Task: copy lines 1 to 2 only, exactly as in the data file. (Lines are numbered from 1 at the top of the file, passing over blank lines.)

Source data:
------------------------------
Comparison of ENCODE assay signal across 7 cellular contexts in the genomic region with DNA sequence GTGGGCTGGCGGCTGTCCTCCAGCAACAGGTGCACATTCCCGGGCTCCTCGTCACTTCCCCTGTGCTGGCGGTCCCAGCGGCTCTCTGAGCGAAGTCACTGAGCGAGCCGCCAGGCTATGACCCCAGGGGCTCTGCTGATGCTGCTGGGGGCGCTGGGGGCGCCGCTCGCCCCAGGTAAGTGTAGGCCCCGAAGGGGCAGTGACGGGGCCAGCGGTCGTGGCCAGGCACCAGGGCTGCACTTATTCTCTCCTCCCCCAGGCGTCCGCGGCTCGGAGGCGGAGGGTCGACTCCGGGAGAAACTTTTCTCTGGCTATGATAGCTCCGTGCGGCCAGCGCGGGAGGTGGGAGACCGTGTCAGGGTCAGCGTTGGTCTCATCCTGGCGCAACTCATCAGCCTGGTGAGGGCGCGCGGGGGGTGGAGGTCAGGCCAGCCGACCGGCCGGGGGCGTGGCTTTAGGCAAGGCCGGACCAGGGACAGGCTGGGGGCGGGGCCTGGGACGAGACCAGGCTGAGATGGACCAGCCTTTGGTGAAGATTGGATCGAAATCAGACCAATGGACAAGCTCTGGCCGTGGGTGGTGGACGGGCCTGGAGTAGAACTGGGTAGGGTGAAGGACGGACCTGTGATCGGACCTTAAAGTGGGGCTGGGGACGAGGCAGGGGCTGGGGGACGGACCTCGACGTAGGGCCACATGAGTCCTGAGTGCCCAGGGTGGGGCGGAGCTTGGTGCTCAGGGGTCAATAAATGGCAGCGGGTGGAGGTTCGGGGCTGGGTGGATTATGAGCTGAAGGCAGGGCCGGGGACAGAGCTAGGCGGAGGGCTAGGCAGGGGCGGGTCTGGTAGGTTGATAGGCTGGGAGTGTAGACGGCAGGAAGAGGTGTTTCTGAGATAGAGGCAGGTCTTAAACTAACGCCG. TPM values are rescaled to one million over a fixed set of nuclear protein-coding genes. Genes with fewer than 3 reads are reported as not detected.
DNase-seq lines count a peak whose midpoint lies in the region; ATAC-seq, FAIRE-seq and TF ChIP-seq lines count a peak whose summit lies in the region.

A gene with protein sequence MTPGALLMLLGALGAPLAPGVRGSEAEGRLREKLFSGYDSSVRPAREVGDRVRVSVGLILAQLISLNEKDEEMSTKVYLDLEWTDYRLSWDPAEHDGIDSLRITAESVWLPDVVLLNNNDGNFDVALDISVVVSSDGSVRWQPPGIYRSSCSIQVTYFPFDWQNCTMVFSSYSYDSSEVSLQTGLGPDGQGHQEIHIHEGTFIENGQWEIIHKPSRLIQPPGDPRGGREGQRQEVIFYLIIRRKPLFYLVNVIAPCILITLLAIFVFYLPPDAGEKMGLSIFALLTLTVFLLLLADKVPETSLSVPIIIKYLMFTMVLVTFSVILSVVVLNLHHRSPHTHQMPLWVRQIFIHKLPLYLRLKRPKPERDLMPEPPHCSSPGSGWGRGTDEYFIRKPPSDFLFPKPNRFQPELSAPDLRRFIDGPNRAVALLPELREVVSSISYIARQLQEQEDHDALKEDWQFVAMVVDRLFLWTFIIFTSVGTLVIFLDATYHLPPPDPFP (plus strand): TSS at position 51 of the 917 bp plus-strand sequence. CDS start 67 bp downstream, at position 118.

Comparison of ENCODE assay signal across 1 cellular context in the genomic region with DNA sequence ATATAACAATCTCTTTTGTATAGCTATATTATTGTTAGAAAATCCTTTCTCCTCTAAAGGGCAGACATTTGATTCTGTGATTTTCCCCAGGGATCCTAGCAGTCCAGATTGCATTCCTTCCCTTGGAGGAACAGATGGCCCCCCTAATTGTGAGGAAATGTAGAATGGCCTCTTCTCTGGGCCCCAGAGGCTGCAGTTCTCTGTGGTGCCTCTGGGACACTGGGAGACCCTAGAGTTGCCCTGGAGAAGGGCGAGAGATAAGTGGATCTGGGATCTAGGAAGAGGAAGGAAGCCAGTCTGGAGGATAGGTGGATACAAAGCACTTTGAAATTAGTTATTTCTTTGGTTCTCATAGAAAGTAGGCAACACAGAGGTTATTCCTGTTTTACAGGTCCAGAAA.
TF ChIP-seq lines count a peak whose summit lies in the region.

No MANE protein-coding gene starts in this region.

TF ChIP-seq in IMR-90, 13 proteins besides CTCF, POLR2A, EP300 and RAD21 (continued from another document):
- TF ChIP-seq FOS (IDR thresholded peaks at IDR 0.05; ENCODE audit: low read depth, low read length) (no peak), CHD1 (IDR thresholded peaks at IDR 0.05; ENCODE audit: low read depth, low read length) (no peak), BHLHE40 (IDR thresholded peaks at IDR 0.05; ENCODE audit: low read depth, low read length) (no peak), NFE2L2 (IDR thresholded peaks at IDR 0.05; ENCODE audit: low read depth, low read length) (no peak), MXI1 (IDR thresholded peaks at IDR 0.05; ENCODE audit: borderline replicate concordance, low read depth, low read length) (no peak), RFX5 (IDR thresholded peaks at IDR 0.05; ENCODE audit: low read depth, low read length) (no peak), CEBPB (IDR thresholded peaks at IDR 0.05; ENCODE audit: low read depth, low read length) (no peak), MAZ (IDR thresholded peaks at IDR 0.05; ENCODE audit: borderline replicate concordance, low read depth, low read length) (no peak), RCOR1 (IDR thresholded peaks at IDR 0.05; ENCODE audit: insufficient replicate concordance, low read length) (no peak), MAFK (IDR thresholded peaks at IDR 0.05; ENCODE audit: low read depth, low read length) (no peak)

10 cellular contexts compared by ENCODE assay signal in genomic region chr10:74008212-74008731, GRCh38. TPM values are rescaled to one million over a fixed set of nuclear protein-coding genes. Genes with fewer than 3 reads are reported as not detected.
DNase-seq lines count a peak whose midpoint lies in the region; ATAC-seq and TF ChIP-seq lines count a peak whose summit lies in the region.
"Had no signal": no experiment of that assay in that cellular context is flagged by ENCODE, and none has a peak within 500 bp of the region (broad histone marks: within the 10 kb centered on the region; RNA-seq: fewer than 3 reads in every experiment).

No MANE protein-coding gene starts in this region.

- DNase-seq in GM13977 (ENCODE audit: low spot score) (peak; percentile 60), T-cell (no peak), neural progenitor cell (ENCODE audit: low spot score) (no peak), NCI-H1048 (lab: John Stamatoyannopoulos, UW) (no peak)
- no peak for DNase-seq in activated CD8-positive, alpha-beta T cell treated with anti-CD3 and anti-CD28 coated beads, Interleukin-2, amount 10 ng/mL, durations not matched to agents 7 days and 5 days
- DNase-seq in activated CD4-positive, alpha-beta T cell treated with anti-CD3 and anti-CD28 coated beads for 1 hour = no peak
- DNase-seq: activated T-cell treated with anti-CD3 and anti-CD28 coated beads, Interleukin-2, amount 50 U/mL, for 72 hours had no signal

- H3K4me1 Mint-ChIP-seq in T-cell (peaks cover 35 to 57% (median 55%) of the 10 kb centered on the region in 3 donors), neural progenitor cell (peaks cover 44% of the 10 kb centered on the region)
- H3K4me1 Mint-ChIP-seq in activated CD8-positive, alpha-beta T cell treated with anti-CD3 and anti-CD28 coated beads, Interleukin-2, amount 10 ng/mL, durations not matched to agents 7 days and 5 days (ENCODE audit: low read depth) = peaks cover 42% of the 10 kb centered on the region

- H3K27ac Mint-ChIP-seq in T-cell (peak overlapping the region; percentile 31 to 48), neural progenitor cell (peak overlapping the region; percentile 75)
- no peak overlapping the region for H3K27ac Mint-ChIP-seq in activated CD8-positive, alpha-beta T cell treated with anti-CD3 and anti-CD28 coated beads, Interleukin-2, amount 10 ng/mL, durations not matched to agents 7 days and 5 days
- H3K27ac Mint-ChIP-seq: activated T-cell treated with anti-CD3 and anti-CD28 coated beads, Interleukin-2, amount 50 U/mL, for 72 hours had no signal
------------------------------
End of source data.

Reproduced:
Comparison of ENCODE assay signal across 7 cellular contexts in the genomic region with DNA sequence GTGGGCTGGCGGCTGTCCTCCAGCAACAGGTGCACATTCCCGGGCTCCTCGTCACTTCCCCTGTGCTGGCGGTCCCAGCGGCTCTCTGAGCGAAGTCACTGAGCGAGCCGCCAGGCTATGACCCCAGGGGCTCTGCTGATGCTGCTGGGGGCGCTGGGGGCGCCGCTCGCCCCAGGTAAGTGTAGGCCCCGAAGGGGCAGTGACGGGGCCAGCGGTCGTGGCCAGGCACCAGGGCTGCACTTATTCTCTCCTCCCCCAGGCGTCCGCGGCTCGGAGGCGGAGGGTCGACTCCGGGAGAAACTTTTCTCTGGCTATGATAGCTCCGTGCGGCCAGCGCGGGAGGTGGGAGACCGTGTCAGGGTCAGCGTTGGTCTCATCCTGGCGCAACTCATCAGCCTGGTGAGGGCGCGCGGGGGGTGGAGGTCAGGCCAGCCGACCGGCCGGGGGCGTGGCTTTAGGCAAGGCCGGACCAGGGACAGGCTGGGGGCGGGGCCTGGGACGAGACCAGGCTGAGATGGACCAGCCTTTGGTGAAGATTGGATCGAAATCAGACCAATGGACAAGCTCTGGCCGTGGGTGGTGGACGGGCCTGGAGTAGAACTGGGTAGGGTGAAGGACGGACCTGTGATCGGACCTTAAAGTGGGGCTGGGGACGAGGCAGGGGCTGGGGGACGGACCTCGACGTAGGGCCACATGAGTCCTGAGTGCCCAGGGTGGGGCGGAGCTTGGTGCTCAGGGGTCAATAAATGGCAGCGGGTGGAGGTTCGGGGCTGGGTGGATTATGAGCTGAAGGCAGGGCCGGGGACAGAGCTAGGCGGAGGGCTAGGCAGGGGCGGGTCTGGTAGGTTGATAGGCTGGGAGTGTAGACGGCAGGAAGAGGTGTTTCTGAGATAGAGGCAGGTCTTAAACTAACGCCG. TPM values are rescaled to one million over a fixed set of nuclear protein-coding genes. Genes with fewer than 3 reads are reported as not detected.
DNase-seq lines count a peak whose midpoint lies in the region; ATAC-seq, FAIRE-seq and TF ChIP-seq lines count a peak whose summit lies in the region.